The sphinx is a monster from ancient myth, with a lion’s body and a human head. There are two forms of this monster, the Greek form and the Egyptian form, both of which date from antiquity.
The Greek sphinx (the riddling monster slain by Oedipus) is winged, and has a woman’s head and breasts; it’s the more common form, and the only form found in period heraldry. Blazoned simply as a “sphinx” in period, it is sometimes blazoned in the Society as a “winged” or a “gyno-sphinx” (gyno, “woman”). The Greek sphinx was described in period tracts [Bossewell II.46], and was granted as a crest to Robert Parris in 1573 [Dennys 118].
The Egyptian sphinx is the monster whose statue is seen at Giza; it has a man’s head, wearing a pharaonic headdress, and has no wings. It’s sometimes blazoned an “andro-sphinx” (andro, “man”) in the Society. Though the statue was known, the Egyptian sphinx doesn’t seem to have been used in period armory.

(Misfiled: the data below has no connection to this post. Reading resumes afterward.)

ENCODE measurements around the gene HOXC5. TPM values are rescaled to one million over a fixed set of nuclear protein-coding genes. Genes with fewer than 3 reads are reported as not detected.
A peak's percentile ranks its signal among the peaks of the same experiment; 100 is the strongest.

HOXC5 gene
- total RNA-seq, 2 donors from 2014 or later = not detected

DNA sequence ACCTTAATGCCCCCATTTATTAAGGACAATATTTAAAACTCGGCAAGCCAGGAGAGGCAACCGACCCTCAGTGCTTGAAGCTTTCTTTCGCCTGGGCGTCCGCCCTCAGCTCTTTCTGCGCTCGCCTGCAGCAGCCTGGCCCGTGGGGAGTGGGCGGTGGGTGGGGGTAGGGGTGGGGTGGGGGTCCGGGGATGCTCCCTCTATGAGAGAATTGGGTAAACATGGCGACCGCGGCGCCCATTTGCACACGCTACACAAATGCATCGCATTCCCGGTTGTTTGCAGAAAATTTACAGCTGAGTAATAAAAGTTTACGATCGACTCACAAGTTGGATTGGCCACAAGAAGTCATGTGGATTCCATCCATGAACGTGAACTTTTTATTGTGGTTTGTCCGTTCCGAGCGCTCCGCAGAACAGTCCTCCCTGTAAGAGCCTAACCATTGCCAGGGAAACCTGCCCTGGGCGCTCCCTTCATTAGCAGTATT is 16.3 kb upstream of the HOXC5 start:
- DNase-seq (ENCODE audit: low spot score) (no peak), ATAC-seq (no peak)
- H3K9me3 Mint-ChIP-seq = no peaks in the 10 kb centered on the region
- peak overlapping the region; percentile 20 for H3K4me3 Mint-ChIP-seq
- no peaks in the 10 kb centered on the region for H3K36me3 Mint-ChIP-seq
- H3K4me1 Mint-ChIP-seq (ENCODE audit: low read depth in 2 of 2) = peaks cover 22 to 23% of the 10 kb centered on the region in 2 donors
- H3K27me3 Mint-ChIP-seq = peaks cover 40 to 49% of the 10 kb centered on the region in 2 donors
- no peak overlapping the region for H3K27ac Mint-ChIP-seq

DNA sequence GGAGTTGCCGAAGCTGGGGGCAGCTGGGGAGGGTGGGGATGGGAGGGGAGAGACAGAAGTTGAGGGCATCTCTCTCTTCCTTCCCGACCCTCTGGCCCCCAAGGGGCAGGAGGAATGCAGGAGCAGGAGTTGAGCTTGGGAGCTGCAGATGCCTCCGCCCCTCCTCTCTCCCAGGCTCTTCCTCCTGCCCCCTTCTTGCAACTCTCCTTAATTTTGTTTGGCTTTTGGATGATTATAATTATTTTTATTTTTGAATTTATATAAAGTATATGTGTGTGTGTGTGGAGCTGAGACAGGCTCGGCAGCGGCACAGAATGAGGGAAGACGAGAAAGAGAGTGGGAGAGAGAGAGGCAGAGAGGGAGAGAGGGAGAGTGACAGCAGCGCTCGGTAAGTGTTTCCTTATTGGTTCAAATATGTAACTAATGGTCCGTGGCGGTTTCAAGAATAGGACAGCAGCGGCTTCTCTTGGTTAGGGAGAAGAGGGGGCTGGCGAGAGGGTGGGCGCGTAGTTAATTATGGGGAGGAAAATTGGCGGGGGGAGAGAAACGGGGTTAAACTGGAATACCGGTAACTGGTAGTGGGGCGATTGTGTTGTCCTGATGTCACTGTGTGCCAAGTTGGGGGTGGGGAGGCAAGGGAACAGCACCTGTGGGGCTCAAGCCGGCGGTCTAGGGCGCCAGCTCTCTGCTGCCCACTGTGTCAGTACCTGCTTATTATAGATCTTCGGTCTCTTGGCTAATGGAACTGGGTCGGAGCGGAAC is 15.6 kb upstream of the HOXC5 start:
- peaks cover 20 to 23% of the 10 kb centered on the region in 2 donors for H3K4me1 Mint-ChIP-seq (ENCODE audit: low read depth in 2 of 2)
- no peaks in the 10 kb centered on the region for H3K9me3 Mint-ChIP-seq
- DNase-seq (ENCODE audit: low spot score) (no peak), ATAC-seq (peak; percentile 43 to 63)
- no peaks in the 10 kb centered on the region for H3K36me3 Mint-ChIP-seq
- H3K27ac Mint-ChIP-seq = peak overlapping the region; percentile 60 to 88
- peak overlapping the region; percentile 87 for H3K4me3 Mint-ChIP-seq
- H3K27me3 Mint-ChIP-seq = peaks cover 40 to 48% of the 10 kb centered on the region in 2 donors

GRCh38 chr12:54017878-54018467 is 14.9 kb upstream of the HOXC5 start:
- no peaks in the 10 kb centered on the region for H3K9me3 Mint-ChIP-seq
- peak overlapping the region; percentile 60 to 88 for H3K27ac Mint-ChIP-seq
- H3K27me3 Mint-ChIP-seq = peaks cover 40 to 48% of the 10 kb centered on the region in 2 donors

Of course, Society armorists take pleasure in conflating the two forms, and examples of “Greek andro-sphinxes” and “Egyptian gyno-sphinxes” have been registered. Go figure.
Neither form of sphinx has a default posture in Society heraldry; the illustrations show a Greek sphinx sejant and an Egyptian sphinx couchant. For related charges, see chimera (German), lamia, manticore, man-tyger.
Ariadne Leontodes bears: Argent, a Greek sphinx rampant azure winged sable.
Eirene Korinthia bears: Purpure, a Greek sphinx sejant Or.
Khalil el-Hadji bears: Or, an Egyptian sphinx couchant azure between in chief two scimitars inverted, blades to center sable.
Mammarra Liona of Egypt bears: Azure, an Egyptian gyno-sphinx rampant Or.